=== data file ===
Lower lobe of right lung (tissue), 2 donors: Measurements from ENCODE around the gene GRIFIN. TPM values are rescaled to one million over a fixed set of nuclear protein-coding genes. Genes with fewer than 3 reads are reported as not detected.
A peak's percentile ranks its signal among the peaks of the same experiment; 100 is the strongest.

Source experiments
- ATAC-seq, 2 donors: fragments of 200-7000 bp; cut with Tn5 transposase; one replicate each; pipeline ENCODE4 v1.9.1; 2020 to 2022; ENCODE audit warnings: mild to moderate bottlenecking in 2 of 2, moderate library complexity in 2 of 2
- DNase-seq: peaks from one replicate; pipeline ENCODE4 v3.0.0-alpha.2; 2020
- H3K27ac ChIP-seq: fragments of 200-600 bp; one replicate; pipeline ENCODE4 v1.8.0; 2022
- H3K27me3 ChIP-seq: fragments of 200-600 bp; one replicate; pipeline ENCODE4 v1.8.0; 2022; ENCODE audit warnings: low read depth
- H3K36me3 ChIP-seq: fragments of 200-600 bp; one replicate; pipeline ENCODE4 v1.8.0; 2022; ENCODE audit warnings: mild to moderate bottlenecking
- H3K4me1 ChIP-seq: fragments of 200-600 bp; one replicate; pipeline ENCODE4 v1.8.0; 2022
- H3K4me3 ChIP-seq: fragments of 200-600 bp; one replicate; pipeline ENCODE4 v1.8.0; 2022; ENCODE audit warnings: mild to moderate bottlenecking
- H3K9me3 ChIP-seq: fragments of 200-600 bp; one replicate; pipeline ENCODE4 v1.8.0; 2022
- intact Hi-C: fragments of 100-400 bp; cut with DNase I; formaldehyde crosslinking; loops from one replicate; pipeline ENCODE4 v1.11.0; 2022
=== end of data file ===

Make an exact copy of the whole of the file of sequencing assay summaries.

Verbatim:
Lower lobe of right lung (tissue), 2 donors: Measurements from ENCODE around the gene GRIFIN. TPM values are rescaled to one million over a fixed set of nuclear protein-coding genes. Genes with fewer than 3 reads are reported as not detected.
A peak's percentile ranks its signal among the peaks of the same experiment; 100 is the strongest.

Source experiments
- ATAC-seq, 2 donors: fragments of 200-7000 bp; cut with Tn5 transposase; one replicate each; pipeline ENCODE4 v1.9.1; 2020 to 2022; ENCODE audit warnings: mild to moderate bottlenecking in 2 of 2, moderate library complexity in 2 of 2
- DNase-seq: peaks from one replicate; pipeline ENCODE4 v3.0.0-alpha.2; 2020
- H3K27ac ChIP-seq: fragments of 200-600 bp; one replicate; pipeline ENCODE4 v1.8.0; 2022
- H3K27me3 ChIP-seq: fragments of 200-600 bp; one replicate; pipeline ENCODE4 v1.8.0; 2022; ENCODE audit warnings: low read depth
- H3K36me3 ChIP-seq: fragments of 200-600 bp; one replicate; pipeline ENCODE4 v1.8.0; 2022; ENCODE audit warnings: mild to moderate bottlenecking
- H3K4me1 ChIP-seq: fragments of 200-600 bp; one replicate; pipeline ENCODE4 v1.8.0; 2022
- H3K4me3 ChIP-seq: fragments of 200-600 bp; one replicate; pipeline ENCODE4 v1.8.0; 2022; ENCODE audit warnings: mild to moderate bottlenecking
- H3K9me3 ChIP-seq: fragments of 200-600 bp; one replicate; pipeline ENCODE4 v1.8.0; 2022
- intact Hi-C: fragments of 100-400 bp; cut with DNase I; formaldehyde crosslinking; loops from one replicate; pipeline ENCODE4 v1.11.0; 2022